4.) The government will attempt to disrupt this movement. They already are engaged in preempting it if one looks at the recent passage of laws pertaining to the growing of one's own food. The government will fail, though they will, as is their wont, create a lot of misery on their way to a well deserved defeat.

In conclusion, the Occupy Wall Street Movement, though it has achieved very little, if anything, towards reigning in or redressing the crimes of the banking and so called financial services industry-which, for all intents and purposes doesn't even exist anymore on Wall Street- has, perhaps, taken the first steps towards setting in motion something far more profound, a society (within our society) that operates along genuinely different principles than those that inform the functioning of institutions that are now under protest.


Debra said...

This weekend my husband and I went to see the documentary "Tous au Larzac" which follows the ten year struggle of Larzac peasants (in France.... the word is NOT an insult...) to keep their land in the face of the army's' determination to expropriate them in order to expand the local military camp.
It's hard to win against the State, Edwardo. Under any government... OF THE PEOPLE, or not of the people. (Geez, WHAT COULD THAT MEAN ??)
One of the nicest moments : when thousands of young, disenfranchised kids, "products" of mass education even in 1974, show up on the plateau to help out WITH NO MANUAL SKILLS, and are shown HOW TO WORK WITH THEIR HANDS in order to build a bergerie, a place for the sheep to sleep (my English is failing me here).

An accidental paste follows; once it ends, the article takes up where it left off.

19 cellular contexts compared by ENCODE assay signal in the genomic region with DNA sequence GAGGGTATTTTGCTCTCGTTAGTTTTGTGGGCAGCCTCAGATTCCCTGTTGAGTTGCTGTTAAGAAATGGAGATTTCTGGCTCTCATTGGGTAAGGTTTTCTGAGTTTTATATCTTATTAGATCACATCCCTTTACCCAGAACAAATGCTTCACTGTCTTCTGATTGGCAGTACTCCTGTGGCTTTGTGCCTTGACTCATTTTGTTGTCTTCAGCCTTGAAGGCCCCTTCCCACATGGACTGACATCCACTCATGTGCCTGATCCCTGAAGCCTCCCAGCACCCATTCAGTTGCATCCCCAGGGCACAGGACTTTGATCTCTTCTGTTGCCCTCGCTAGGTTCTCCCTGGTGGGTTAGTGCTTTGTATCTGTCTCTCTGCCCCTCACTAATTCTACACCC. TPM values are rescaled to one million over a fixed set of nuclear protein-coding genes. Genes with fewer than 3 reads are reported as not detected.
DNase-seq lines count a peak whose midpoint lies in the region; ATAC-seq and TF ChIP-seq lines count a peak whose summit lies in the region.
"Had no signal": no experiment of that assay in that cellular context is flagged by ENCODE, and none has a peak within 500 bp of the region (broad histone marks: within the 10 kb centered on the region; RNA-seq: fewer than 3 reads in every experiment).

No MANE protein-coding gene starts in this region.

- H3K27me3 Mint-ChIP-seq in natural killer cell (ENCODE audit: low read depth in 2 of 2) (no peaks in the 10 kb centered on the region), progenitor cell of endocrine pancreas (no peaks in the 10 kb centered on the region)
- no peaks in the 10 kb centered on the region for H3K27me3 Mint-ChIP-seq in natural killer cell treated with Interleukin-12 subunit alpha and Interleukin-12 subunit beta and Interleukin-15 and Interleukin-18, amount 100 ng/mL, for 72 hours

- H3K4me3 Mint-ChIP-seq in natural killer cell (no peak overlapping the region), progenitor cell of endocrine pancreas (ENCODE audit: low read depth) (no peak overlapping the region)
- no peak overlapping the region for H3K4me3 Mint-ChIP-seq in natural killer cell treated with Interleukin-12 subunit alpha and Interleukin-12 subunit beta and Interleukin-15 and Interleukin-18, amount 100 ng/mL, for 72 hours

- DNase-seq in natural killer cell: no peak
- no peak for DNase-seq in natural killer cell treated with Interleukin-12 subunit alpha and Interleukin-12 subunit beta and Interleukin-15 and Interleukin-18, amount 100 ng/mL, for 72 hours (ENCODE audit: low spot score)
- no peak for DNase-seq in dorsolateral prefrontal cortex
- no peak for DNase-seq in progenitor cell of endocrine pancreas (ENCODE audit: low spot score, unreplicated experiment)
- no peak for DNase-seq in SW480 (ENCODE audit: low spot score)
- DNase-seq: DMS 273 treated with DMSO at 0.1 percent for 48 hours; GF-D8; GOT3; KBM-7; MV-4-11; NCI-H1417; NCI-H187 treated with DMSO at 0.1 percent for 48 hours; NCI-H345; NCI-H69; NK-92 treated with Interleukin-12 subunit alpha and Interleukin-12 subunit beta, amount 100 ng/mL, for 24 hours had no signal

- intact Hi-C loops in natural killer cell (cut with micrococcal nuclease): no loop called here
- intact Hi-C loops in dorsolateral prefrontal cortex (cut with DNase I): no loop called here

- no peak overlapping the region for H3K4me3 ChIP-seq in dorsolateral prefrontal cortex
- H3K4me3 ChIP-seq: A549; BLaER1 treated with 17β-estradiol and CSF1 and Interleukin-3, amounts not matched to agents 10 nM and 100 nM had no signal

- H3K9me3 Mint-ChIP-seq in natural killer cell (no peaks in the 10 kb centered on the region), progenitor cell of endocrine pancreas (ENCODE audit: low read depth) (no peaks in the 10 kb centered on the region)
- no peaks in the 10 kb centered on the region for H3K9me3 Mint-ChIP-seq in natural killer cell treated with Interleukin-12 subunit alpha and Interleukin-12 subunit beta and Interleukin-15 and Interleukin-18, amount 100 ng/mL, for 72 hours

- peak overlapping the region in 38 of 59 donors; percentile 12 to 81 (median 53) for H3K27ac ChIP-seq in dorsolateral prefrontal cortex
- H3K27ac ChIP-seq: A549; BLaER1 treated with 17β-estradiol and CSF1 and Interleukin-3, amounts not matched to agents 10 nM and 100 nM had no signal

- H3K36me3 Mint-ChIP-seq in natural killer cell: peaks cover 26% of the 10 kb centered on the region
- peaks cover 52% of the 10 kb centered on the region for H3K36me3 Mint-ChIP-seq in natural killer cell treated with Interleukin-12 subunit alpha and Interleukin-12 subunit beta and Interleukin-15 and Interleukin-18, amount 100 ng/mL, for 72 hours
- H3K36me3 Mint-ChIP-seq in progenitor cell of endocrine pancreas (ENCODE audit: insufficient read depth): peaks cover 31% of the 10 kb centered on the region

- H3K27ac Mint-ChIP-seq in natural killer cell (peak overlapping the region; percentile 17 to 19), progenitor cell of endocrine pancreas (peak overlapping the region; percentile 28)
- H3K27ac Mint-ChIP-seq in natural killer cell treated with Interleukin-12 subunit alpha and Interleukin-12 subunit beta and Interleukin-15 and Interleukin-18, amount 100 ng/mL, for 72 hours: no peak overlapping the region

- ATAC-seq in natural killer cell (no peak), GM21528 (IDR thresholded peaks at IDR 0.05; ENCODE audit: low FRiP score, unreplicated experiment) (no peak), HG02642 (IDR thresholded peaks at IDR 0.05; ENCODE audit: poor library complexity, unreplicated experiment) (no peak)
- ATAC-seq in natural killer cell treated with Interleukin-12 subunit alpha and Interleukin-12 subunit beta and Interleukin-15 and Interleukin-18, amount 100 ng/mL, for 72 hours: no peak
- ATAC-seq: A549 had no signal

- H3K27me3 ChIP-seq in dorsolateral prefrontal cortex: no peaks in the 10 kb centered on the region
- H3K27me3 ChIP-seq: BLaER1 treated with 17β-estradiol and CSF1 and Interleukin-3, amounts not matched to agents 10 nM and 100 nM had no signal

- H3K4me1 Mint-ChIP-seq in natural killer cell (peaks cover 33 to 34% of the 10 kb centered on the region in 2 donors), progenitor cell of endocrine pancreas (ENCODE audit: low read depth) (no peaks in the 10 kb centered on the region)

Very, very moving to hear the accounts of the oldsters, people with a VERY GOOD MINIMAL EDUCATION who know what to do with their hands, and live on the land, bemused by so many young people who, IN NORMAL TIMES, they would have written off as lowlife.
Everybody pitches in for the cause. Everybody has his word to say, his stone to place in the figurative edifice.
Very very edifying.
But it shows THE PLACE where you have a leg to stand on while RESISTING THE STATE.
This group won, thanks to an action of GRACE by newly elected president Mitterand, against Giscard d'Estaing who said : in France WE HAVE INSTITUTIONS that handle this situation, and THE INSTITUTIONS have decreed that the camp is FOR THE PUBLIC, COMMON GOOD.
Thank God that Mitterand used THE OLD LOGIC of the Ancien Regime AGAINST THE INSTITUTIONS, I say.
What mobilized everybody ? THE DEFENSE OF AN AGE OLD WAY OF LIFE, ON THE LAND, against the industrial logic.
Internet might be cool, but all of us connected will, in the long run, assure that everything on this planet THAT CAN BE CONSUMED, WILL BE CONSUMED...
Can't have your cake and eat it too, as they say...
From my standpoint, not a lot of people see this yet...

Debra said...

Watching the ugliness this morning, I say to myself...
What do you think the outcome will be ?
Do you have ANY DOUBT on this one ?

Edwardo said...

Perhaps you could clarify for me what you meant when you wrote:

What do you think the outcome will be ?
Do you have ANY DOUBT on this one ?"

Debra said...

"Too big to fail" means putting 0 risk on trial...
Like WE CAN FIX everything/anything, basically by shuffling THE NUMBERS AROUND a few times.
IF... we can fix anything/everything that means that in our own eyes, we believe in 0 risk.
Behind all this ugliness there is also the consummate arrogance that "we" know everything there is to know about ourselves, and why we do what we do, positivism.

Edwardo said...

Debra wrote: